Analysts say 18 months ago, Web integrators avoided even the inference of handling product. But today, they say, working with product may be the only way they can get their foot in the door on certain customer contracts.

"I dont think for certain that any of these Web integrators are going through the VAR channel process, but it wouldnt be surprising that they would look for a way to drive top-line growth," says Sandra Notardonato, an analyst at Adams, Harkness & Hill.

Notardonato says that there is nothing wrong with Web integrators selling products, but it would never show on their balance sheets. "They could hide [product sales] in their services revenue and that doesnt bode well. Im not saying they are doing anything illegal or dishonest, but if they are going through being a VAR on Suns product, it has not been disclosed in the P&L," says Notardonato.

Web integrators say their vendor relationships wont lead to biased product recommendations. But e-consultants note that they need to be intimately familiar with technologies before they can recommend them.

J.P. Frenza, manager of Web integrator communications and e-ambassador with IBM, says Web integrators arent becoming resellers because of the business model. Instead, theyre embracing the reseller model as they seek to standardize on certain technical architectures. Frenza says Web integrators want to start with an infrastructure foundation for a given solution set, rather than start from scratch. "They cant reinvent the wheel," he says.

MarchFirst, Frenza says, has included IBM technology in its M1 Solution, the companys recently announced go-to-market strategy. With M1 Solution, MarchFirst aims to focus on such solution sets as customer outreach and enterprise improvement within specific vertical markets. Ironically, Microsoft and Novell both own stakes in MarchFirst.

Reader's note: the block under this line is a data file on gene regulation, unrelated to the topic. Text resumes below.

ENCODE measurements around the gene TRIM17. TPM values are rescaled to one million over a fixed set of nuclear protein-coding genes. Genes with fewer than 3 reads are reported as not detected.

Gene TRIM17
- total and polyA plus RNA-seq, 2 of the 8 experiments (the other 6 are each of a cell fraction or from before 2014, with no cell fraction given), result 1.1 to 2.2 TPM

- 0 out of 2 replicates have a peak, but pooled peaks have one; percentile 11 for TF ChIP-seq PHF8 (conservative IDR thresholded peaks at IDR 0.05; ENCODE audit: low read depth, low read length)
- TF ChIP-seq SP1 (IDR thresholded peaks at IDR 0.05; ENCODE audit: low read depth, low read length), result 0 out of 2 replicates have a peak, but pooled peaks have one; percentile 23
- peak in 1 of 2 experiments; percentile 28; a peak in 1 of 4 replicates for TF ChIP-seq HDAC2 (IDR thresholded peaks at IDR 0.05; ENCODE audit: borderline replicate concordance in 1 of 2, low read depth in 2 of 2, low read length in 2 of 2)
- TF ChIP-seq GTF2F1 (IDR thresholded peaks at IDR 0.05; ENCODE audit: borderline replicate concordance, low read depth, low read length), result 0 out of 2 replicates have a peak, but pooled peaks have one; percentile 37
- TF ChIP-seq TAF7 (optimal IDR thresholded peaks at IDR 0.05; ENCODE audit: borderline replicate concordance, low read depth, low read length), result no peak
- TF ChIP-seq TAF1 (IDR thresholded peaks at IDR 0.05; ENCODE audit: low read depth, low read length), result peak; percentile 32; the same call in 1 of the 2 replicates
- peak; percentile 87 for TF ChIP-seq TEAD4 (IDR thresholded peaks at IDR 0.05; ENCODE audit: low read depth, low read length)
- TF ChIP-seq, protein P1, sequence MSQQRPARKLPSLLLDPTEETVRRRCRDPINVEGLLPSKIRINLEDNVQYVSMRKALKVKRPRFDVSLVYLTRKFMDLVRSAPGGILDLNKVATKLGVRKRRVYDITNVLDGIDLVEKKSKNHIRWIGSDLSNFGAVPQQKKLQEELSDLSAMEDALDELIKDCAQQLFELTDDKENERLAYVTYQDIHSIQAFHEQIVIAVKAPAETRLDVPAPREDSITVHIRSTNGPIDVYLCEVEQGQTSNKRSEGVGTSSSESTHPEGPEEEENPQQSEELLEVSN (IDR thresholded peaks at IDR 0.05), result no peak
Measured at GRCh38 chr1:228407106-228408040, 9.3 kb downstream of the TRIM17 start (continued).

Bulking Up There is a fine line bet- ween VARs that sell services and integrators that sell products. While services may generate more of the profit, the products may generate more of the sales and make a company look bigger for investors, companies on the acquisition trail, or corporations looking for sizeable partners to build solutions.

Regardless of how they classify it, the more outlets for vendors the better—particularly now that corporate earnings are getting hammered.

Bad Omen EMC, for example, which was one of the mainstays of the Web-commerce boom, issued a warning last week that sales could be as much as $1 billion lower than anticipated.

Sun also issued a warning last Thursday for the second time this quarter, slashing earnings per share to 7 cents to 9 cents per share instead of the expected 15 cents and said revenue would grow 10 percent to 13 percent instead of the 30 percent analysts were looking for.

The company blamed the shortfall on a slowing U.S. economy, although Merrill Lynch downgraded the stock because it said there was too much used Sun equipment on the market due to the collapse of the dot-coms.

If there was any debate that the New Economy has merged with the Old Economy, this should end it once and for all.

John Moore contributed to this article.

 
 
 
 
 
 
 
 
 
 
 

Submit a Comment

Loading Comments...
 
Manage your Newsletters: Login   Register My Newsletters























 
 
 
 
 
 
 
 
 
 
 
Rocket Fuel